As our culture and economy became increasingly varied in the 20th century, the options for the course of one’s life began to seem almost limitless. We are consequently reluctant to choose one path over another, for stepping through one door means closing many others. It can feel safer to keep all possible options open, even though this perpetual limbo prevents us from making any real progress in life.
I hope Brett won’t mind quoting him again, for what he writes stays very close to the truth. It seems as though, without any exaggeration, that all we do in regards to our professional lives is tilting towards one scenario or the other. Tilting, but never fully deciding to take a step in one particular direction. This, repeated just enough is a perfect exercise in frustration. Choices, if not made, can stretch into infinity, and the society we now live in instead of marginalizing such behavior actually rewards it.
Education provides you with infinite choices, elaborating heavily on each. And so we take one class after another, one master degree after another, earn one certificate before the next. This cycle gets rewarded with respect, giving us the feeling that we are actually doing something very productive with our lives, making us ambitious enough not to settle for “anything”. So, holding off for something better, we never really get to start at all.
A generation not used to work
Once again, this is not a unicorn type of problem. Many of our fathers and grandfathers refused labor, and our generation is not, in any way, unique in this respect. What is unique though, are circumstances that tend to support such type of behavior.
Kids today are not used to do anything else rather than getting themselves educated. And this cycle can last, in some cases, for almost one third of a lifespan. What in turn happens, is a molded individual who is led to believe that society owes him rather much and, in addition, refuses to settle for anything less than what he anticipated.
Therefore, some agree that this fact in particular dwarves all others in significance when it comes to huge rates of unemployment.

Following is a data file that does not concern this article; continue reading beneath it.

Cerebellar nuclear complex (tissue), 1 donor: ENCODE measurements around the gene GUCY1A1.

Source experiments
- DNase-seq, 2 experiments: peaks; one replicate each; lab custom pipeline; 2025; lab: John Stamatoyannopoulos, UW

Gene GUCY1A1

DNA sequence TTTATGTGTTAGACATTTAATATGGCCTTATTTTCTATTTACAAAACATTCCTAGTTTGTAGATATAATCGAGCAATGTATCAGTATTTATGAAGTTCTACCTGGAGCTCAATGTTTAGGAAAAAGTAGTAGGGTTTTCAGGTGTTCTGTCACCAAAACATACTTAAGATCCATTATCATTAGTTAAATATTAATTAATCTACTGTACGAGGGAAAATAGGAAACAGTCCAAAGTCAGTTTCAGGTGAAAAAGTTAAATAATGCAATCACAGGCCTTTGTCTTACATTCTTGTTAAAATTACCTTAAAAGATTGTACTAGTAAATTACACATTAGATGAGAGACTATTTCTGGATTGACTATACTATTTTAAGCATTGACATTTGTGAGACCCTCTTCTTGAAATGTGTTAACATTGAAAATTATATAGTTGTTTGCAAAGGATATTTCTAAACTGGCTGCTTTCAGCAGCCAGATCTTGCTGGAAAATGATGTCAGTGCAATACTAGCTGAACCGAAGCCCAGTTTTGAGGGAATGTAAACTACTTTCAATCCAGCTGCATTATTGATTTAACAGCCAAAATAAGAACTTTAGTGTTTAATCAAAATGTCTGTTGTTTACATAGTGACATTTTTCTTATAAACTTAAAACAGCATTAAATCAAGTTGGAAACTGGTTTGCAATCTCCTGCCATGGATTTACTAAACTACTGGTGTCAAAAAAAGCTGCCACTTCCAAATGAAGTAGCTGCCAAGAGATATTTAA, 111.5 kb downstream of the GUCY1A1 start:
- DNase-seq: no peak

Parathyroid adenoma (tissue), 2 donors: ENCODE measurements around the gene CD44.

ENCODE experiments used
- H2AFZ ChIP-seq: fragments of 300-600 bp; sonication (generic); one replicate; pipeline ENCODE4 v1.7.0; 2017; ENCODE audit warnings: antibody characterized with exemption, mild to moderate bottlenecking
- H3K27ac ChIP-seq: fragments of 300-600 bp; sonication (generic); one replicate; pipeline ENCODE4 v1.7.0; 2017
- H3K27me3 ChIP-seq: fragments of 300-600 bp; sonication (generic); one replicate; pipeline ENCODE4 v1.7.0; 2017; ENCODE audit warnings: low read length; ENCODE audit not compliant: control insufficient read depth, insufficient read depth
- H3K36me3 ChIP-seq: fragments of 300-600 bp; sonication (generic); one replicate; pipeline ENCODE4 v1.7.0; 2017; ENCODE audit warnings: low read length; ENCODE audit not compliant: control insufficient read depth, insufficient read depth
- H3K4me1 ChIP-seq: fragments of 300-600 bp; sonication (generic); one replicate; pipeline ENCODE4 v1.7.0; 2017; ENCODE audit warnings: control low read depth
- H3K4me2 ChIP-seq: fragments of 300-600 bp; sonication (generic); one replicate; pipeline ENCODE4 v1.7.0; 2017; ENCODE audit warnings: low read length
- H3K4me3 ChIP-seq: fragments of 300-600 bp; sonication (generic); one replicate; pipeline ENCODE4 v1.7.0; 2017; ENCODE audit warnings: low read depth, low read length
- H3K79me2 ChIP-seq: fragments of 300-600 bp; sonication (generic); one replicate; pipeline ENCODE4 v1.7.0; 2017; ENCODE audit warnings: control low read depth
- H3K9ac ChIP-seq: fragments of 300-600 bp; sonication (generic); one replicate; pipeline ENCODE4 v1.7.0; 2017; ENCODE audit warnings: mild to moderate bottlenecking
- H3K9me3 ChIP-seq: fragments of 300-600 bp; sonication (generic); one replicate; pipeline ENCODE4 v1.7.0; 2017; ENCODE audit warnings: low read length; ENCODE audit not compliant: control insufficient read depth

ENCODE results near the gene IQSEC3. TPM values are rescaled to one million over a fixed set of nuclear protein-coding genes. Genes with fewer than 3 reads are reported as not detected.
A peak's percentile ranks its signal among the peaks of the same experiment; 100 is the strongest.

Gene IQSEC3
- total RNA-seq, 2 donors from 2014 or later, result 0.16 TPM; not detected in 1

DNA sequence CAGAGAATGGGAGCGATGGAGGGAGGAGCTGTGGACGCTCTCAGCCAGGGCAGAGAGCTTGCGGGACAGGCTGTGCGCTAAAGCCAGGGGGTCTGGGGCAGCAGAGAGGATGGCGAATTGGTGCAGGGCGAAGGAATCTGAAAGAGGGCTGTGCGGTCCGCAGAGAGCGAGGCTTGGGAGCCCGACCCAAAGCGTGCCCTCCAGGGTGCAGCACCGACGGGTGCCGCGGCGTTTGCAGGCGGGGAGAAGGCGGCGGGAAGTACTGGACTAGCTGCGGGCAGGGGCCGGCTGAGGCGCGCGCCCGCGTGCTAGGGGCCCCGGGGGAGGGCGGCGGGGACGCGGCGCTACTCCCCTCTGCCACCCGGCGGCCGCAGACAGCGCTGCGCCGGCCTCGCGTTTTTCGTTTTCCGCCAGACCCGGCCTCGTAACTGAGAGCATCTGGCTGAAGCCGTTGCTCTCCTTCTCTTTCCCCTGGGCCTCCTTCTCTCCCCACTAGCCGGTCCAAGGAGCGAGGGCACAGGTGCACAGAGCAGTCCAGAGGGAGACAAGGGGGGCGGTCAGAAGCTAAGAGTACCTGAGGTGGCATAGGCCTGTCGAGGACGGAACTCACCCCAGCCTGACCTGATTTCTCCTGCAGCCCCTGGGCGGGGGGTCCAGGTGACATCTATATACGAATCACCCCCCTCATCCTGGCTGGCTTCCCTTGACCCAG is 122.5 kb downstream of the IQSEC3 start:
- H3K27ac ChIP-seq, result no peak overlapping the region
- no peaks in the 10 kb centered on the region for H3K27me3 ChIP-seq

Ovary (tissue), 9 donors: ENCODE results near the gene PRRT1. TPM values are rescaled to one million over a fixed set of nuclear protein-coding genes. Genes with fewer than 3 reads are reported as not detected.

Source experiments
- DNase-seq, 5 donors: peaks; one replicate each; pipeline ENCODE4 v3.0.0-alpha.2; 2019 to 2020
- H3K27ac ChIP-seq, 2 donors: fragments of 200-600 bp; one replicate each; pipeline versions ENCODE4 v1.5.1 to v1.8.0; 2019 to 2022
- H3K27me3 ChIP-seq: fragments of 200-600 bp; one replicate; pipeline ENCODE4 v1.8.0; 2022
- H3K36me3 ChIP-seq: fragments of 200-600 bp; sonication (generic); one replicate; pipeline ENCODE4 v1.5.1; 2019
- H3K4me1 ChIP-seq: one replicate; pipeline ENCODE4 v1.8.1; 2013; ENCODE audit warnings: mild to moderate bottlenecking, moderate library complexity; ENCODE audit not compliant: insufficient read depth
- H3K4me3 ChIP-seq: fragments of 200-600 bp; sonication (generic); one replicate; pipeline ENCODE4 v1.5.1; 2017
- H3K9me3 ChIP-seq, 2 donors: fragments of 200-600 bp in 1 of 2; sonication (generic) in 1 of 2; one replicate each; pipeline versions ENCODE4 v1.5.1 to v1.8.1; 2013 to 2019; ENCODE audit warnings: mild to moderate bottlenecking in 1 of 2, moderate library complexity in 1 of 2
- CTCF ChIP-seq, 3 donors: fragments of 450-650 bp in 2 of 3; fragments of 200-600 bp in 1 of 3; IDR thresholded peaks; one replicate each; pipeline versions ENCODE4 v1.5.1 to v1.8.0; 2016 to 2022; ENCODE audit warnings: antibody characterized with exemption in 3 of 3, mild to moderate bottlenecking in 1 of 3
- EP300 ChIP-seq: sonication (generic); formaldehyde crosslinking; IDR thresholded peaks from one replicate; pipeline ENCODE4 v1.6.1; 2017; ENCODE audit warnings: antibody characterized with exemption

Why doing something is better than doing nothing
Apart from the obvious? – Ok then, let me see…
Starting a different mental cycle
Agreeing to a start earning for a living is one of the ideal signs for maturity. No doubt, it signifies responsibility and taking care of oneself- a characteristic that most adults unanimously share. Having said that, an individual, once into this cycle, shifts perception rather dramatically.
The habit of doing something, creating something rather than consuming, makes traction on its own, and it usually translates into better opportunities down the road. Though it is difficult to fathom for many, now, holding off for something better instantly becomes a coward’s sport.
When one waits for something better, the criteria usually tends to rise with time passed and opportunities rejected, only to suddenly drop vertically. I now wish I was better at math, so I can present this into a formula or a diagram of some sort. Not going to. For it is very close to a different analogy- you turn most dates down, and you end up alone and frustrated. In such scenario, blind dating is a gift at the end.
Cash flow, where everything we need comes from changing dollars for goods, is the most essential requirement for independence. We cannot even think of starting a union, starting a family, without being able to support that union, yet alone ourselves.
It is not uncommon for young adults to live with their parents, preparing to get up on their own feet and start elsewhere. But it can become very alarming, especially for men, when they decide to prolong, indefinitely, this transitional period.
And while we cannot romanticize over the idea that such behavior is to be prescribed on finances only, it is true for the most part. Employed twenty-somethings statistically leave their homes more than their unemployed peers tend to. Marriage and starting a family prefer such statistic too.
Cash flow, aside from independence and increased chances for starting a family, has another advantage as well. For all those stay-at-home dreamers, people who actually earn money have better leverage when transforming their dreams into a reality. More money usually translates into being able to invest on your dreams and while not a determining factor, it does give somewhat more reassurance.